Fred M. Dressler, former executive vice president of programming at Time Warner Cable, died Dec. 24 after several months of battling pancreatic cancer. He was 66.
Dressler -- a prominent and well-regarded industry executive whose cable career spanned 30 years -- retired from Time Warner Cable at the end of 2006. He spent 20 of those years heading up the company’s programming operation, where he built a reputation for innovation and as a tough but fair negotiator with networks seeking carriage on the cable operator.
He was a vocal critic of high sports-network costs and is credited for establishing the separate digital sports tier. He also helped to lead the cable company’s efforts in video-on-demand, digital-video recorders and HD programming.
After leaving Time Warner Cable, Dressler’s extensive industry experience was in great demand and he continued to consult and advise such media firms as the British Broadcasting Corp., Crown Media Holdings, MusicNet, Retirement Living TV and Univision.
“Fred was quite simply a great teacher, mentor and friend,” said Andy Heller, Turner Network Sales’ president of domestic distribution. “His continuous acts of selflessness have left their mark on me and countless others in the industry. He constantly thought about my personal and professional growth. He always gave me the tools and the opportunity to prove myself and then stepped back in the shadows, giving me the platform to shine on my own. I will continue to strive to be the same kind of mentor to others as he was to me.”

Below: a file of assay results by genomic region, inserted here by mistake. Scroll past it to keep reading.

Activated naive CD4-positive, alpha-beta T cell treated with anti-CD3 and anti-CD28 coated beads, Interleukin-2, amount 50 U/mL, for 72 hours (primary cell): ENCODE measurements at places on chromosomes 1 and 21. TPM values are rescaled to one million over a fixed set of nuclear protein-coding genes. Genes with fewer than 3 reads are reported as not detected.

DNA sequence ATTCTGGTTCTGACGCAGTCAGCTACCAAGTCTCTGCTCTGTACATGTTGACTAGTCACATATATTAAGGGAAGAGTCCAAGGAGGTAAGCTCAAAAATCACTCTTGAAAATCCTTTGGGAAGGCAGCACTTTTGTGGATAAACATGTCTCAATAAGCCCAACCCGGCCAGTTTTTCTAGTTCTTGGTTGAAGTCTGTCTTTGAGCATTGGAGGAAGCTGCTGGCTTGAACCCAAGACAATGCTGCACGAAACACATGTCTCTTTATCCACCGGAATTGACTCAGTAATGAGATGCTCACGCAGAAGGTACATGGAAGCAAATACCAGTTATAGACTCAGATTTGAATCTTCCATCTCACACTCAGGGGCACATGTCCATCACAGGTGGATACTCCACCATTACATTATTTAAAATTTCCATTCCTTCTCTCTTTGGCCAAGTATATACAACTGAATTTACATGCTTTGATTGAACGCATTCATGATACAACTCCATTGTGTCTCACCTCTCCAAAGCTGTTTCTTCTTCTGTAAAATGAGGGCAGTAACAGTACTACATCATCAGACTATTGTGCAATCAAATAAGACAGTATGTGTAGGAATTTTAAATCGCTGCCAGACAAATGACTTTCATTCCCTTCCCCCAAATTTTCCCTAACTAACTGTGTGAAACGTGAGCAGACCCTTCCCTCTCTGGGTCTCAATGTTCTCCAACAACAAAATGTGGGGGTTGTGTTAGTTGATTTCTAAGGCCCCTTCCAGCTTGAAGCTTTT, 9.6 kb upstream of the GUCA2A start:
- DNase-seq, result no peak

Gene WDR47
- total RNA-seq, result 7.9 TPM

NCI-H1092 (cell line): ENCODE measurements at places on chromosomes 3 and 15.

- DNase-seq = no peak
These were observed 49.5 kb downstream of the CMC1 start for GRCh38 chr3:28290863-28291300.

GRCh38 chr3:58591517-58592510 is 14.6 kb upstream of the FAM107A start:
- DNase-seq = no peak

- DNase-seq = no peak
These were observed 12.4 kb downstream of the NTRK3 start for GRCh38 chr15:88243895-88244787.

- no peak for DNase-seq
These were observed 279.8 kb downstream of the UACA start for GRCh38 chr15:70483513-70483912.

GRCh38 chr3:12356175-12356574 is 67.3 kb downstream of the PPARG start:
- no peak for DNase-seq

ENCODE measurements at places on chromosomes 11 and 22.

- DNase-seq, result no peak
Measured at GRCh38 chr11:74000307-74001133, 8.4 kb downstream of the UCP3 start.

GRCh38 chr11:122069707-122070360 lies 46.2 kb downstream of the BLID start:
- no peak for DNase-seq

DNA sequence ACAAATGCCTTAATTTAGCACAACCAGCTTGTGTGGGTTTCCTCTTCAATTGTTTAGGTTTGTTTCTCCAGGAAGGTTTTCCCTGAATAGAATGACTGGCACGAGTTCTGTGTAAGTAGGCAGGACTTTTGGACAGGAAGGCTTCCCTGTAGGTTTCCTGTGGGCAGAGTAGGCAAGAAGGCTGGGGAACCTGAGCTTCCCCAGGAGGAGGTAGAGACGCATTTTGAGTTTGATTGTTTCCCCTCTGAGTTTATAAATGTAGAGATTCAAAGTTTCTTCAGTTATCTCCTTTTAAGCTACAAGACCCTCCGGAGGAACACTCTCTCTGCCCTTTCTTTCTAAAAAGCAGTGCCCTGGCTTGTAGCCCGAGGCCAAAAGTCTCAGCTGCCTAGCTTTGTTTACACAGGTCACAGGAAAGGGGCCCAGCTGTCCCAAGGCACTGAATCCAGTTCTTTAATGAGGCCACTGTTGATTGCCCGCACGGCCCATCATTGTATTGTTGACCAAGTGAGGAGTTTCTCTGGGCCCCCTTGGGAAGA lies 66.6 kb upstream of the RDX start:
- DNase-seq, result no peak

Dressler was in journalism before he was in cable. During his tenure as a political reporter and editorial director for KBTV in Denver, he was introduced to cable pioneer Bill Daniels, who eventually lured Dressler to the cable industry.
In 1976, Dressler joined Daniels at ATC, which would later become Time Warner Cable. Dressler managed cable systems in Shreveport, La.; Fresno Calif.; and Denver before working his way into the corporate offices.
“Words cannot adequately express the sense of loss we all feel at this time. Fred was responsible for much of what Time Warner Cable stands for today,” Time Warner Cable president and CEO Glenn Britt said.
“His reputation as a fierce negotiator was always tempered by his humor and sense of fairness,” he added. “His legacy will be felt for many years not just in our programming department, but throughout our organization and the industry. The best characterization I can think of to describe Fred is ‘revered.’ Fred was revered for his intellect, his wit, his perspective, his vision and his humanity. We will miss him very much.”
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